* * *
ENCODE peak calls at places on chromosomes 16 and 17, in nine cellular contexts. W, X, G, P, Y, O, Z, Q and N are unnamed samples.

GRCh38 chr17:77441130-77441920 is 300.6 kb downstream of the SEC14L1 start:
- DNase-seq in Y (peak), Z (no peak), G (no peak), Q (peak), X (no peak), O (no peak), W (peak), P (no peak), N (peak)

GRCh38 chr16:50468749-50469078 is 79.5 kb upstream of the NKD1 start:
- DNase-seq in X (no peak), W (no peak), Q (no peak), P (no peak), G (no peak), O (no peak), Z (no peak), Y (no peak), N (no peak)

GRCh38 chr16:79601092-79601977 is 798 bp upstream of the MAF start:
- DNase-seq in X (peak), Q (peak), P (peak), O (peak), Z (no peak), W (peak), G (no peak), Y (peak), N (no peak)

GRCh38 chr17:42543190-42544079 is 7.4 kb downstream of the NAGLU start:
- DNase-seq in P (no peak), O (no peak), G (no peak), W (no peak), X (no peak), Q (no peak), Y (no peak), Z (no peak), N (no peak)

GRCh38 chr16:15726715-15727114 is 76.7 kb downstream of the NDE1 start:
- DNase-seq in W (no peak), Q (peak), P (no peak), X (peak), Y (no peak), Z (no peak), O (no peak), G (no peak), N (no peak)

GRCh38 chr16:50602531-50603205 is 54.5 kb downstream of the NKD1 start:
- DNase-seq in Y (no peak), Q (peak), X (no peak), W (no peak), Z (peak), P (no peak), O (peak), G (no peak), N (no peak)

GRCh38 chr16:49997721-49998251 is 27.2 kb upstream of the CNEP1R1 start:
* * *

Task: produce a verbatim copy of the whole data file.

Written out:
ENCODE peak calls at places on chromosomes 16 and 17, in nine cellular contexts. W, X, G, P, Y, O, Z, Q and N are unnamed samples.

GRCh38 chr17:77441130-77441920 is 300.6 kb downstream of the SEC14L1 start:
- DNase-seq in Y (peak), Z (no peak), G (no peak), Q (peak), X (no peak), O (no peak), W (peak), P (no peak), N (peak)

GRCh38 chr16:50468749-50469078 is 79.5 kb upstream of the NKD1 start:
- DNase-seq in X (no peak), W (no peak), Q (no peak), P (no peak), G (no peak), O (no peak), Z (no peak), Y (no peak), N (no peak)

GRCh38 chr16:79601092-79601977 is 798 bp upstream of the MAF start:
- DNase-seq in X (peak), Q (peak), P (peak), O (peak), Z (no peak), W (peak), G (no peak), Y (peak), N (no peak)

GRCh38 chr17:42543190-42544079 is 7.4 kb downstream of the NAGLU start:
- DNase-seq in P (no peak), O (no peak), G (no peak), W (no peak), X (no peak), Q (no peak), Y (no peak), Z (no peak), N (no peak)

GRCh38 chr16:15726715-15727114 is 76.7 kb downstream of the NDE1 start:
- DNase-seq in W (no peak), Q (peak), P (no peak), X (peak), Y (no peak), Z (no peak), O (no peak), G (no peak), N (no peak)

GRCh38 chr16:50602531-50603205 is 54.5 kb downstream of the NKD1 start:
- DNase-seq in Y (no peak), Q (peak), X (no peak), W (no peak), Z (peak), P (no peak), O (peak), G (no peak), N (no peak)

GRCh38 chr16:49997721-49998251 is 27.2 kb upstream of the CNEP1R1 start: